I have to admit, I’m not much of a believer in stability. As a millennial coming of age in the Obama-Trump transition, I can name only a few constants that have endured: the hardness of rocks, the liquidness of water, and up until recently, the chaos of my hair. Ultrathick, pouf-y, and prone to frizz, it’s always refused to be tamed by weather or flattening irons, and most “smoothing” products have sat on top of it in a greasy film. Following a decade-long battle that lasted throughout my adolescence, I ultimately gave in to the wild beast atop my scalp, wise to the understanding I could never change its nature.
Until one morning in March, when I looked in the mirror and saw the miracle. There it was, my hair — only it wasn’t my hair. It had gone from looking like a thundercloud to heavy rain. Sleek, mahogany curtains framed my incredulous expression as I stared into the face of the girl I had always wanted to be: myself, but with manageable hair. This was a fluke, I decided — the elusive “good hair day” phenomenon I’d always heard about but never experienced.
And yet it persisted. For the next week, I lived with bated breath from shower to shower, wondering when the next air-dry would return me to my old “before”-picture hairstyle. It must be a climate thing, I reasoned (I was on a different continent at the time), or maybe a dietary thing (I’d been eating more chocolate). But since then, I’ve been on two other continents and the industrial-size blocks of Cadbury have disappeared, but the sleekness — though it’s a bit less pronounced — is still there. My life over the past few months has been so entirely hectic, in fact, that my hair’s transformation has been its only constant.
I began telling my friends about this weird new development in the hopes that someone might have an explanation. Eventually, I struck gold with my cousin: “Oh, well, your hair changes texture every seven years,” she told me. “You know that.” What? Did I? Was this some CosmoGirl wisdom I’d failed to encounter?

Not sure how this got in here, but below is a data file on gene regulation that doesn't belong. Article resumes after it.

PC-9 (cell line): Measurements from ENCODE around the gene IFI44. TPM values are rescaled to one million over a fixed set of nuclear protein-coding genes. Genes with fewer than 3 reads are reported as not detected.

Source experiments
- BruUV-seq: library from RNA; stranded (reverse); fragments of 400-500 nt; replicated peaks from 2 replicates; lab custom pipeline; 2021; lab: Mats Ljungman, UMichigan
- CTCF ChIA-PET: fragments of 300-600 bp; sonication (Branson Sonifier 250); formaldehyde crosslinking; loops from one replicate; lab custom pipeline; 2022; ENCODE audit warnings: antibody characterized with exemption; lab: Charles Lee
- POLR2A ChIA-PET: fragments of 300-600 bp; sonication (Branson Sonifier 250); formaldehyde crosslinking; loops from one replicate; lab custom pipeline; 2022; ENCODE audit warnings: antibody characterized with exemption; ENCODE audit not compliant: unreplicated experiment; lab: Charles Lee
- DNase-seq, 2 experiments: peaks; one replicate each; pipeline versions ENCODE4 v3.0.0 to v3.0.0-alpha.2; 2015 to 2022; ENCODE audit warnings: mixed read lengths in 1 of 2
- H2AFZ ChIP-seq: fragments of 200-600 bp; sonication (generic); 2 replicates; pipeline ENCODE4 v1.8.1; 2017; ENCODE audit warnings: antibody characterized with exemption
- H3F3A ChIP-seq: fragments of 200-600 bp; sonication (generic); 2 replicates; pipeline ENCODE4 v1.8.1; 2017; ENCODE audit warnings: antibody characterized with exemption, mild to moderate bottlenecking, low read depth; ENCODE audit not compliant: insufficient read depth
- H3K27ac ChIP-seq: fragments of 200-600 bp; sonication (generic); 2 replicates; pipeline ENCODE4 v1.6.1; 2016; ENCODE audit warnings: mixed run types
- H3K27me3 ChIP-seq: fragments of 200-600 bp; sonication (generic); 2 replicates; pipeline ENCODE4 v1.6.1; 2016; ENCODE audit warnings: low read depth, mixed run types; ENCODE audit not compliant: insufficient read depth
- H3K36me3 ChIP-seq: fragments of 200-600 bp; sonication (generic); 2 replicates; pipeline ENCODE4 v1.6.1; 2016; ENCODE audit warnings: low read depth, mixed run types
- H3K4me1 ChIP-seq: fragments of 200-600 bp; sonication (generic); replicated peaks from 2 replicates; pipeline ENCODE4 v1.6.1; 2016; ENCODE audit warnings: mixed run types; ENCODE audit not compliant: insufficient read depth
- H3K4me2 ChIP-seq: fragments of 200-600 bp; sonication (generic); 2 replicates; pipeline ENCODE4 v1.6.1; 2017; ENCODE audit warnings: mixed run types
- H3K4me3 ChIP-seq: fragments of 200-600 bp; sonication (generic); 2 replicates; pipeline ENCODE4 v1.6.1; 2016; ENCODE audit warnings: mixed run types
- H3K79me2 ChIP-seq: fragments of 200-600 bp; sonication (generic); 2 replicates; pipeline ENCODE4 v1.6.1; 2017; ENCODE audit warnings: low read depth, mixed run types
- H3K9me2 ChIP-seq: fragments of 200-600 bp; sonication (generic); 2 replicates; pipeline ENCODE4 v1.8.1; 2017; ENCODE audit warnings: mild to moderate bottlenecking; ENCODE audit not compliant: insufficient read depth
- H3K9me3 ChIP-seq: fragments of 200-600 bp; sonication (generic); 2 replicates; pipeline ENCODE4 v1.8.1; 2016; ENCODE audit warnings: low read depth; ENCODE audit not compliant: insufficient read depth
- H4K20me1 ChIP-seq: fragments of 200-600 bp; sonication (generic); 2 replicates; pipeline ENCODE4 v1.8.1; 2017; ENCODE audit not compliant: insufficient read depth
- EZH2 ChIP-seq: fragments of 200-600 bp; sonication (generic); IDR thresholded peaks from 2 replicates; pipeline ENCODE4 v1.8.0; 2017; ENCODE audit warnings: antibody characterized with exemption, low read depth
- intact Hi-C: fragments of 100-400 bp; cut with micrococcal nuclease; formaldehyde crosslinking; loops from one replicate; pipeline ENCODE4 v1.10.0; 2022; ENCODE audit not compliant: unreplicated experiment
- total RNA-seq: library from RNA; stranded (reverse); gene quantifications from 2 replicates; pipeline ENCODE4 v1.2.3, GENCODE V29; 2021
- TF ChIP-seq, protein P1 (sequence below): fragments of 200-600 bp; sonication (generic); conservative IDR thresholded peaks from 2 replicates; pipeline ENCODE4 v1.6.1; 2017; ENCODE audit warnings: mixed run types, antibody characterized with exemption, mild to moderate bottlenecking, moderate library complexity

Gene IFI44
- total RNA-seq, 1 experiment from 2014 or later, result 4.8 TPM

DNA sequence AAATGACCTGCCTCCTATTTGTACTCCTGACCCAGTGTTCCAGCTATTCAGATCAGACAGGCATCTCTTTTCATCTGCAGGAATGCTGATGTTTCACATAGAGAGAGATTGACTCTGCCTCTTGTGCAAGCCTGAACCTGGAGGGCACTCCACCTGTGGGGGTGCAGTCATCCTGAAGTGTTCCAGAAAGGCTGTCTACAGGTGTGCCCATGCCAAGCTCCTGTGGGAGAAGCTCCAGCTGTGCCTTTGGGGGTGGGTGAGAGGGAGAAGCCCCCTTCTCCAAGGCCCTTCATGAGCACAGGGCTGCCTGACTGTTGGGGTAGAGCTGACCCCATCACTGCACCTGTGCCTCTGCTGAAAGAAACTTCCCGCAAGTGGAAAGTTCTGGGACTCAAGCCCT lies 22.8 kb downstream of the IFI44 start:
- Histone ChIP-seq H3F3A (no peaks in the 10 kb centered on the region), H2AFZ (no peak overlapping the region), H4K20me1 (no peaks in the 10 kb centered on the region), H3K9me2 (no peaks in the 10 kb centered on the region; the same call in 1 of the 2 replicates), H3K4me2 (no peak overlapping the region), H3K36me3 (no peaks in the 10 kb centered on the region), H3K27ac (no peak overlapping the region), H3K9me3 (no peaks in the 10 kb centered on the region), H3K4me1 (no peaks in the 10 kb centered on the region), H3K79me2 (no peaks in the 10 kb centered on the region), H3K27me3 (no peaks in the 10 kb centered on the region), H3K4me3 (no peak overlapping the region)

An initial Google seemed to confirm it. But still, the internet isn’t exactly a foolproof source of information when it comes to information about health or the body, and I wasn’t ready to accept my cousin’s explanation quite yet. Seeking deeper answers, I contacted several trichologists, people person who specialize in the treatment of hair and hair follicles. (As I soon learned, the term has also largely become synonymous for “hair loss specialist” — it seems the vast majority of people who seek out trichologists are losing their hair, not having it magically smoothed overnight by some ultrakind fairy godmother.) I was curious: What was the scientific explanation for what had happened to me? And: Does human hair really reinvent its style every seven years, like the cellular version of Madonna?
The first answer I received was from physician Carlos Wesley, a hair transplant surgeon and trichologist based in New York. Wesley greeted me warmly, then asked his first question: “Is there any chance that you’re pregnant?”
“Hmmm,” I said aloud. I’m not. But what did that have to do with my hair?
He explained: “Generally, as estrogen levels rise — such as during pregnancy, or starting any therapy that may cause a steady increase — curly hair can become more straight, shiny, and easier to style.” This occurs because the hair follicle gets slightly sturdier, and thus less prone to frizzing out or curling. Many pregnant women notice that their hair gets sleeker and smoother; this is probably why.
As for the seven-year-cycle theory put forth by my cousin, Wesley had his own take. Our hair grows in “bundles,” he explained, with a single follicle containing multiple strands of hair. Every seven years or so, those bundles reset — but gradually, they lose strands, explaining the thinning hair that some women notice as they get older.
It could be that for my massive forest of hair, a few felled trees isn’t such a bad thing: As Liz Cunnane Philips, a trichologist at Philip Kingsley in New York, noted: “If we start with an abundance of volume, some lessening of that volume can be welcomed as it results in sleeker, smoother hair.”
Philips also pointed out that my “sudden” hair change is probably due less to the actual pace of the shift and more to my own powers of observation. “All hair texture types have the potential to change,” she wrote in an email. “However, the follicle will influence the hair that is growing as we speak, not the hair that is several months or even years old, which is what you are seeing in the mirror.”
David Kingsley, president of the New York–based World Trichology Society, echoed Wesley’s comments about hormonal changes. However, he also suggested that what I was seeing might be due in part to shifts at the genetic level. As we get older, certain DNA “switches” get turned on and off, particularly in the hair-producing follicle cells. One common example of this in men is the increased sensitivity of follicle cells to the hormone Dihydrotestosterone (DHT), leading to the condition known as male-pattern baldness. As for the specific gene at work in my case, though, Kingsley was at a loss.
So did I find my answer? Not quite. The reasons for my hair’s transformation, much like life itself, are impossible to control. Perhaps trichologists will one day unlock the key to textural changes in hair, like the one I experienced, and turn it into a technology we can use. Until then, I’ll revel in my newly manageable tresses, knowing just how ephemeral they might be.